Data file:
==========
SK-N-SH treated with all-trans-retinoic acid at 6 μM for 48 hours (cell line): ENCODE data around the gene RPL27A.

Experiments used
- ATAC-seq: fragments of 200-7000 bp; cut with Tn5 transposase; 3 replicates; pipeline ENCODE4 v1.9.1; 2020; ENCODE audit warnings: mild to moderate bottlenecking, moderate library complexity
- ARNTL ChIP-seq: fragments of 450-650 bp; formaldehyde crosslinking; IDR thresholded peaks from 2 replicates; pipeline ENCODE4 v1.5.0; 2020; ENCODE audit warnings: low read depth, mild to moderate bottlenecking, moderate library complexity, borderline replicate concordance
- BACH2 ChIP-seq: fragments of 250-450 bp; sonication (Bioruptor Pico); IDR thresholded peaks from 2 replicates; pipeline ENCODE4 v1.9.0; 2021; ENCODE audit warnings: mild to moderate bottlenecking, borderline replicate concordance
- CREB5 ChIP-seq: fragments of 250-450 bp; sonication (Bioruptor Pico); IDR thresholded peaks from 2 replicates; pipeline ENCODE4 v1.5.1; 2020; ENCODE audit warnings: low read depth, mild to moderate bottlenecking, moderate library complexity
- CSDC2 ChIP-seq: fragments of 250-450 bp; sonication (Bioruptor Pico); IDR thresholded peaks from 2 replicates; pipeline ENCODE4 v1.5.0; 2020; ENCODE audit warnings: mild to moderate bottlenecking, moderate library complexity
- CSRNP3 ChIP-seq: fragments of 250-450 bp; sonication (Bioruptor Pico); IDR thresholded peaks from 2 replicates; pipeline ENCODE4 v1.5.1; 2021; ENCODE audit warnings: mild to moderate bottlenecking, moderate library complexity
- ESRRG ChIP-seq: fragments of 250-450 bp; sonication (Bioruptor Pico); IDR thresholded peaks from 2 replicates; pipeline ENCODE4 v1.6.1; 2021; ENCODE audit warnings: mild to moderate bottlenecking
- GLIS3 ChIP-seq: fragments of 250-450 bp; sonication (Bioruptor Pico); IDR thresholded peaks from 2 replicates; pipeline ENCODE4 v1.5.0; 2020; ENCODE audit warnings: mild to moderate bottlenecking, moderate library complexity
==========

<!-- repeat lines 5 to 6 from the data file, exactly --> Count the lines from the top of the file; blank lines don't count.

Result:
- BACH2 ChIP-seq: fragments of 250-450 bp; sonication (Bioruptor Pico); IDR thresholded peaks from 2 replicates; pipeline ENCODE4 v1.9.0; 2021; ENCODE audit warnings: mild to moderate bottlenecking, borderline replicate concordance
- CREB5 ChIP-seq: fragments of 250-450 bp; sonication (Bioruptor Pico); IDR thresholded peaks from 2 replicates; pipeline ENCODE4 v1.5.1; 2020; ENCODE audit warnings: low read depth, mild to moderate bottlenecking, moderate library complexity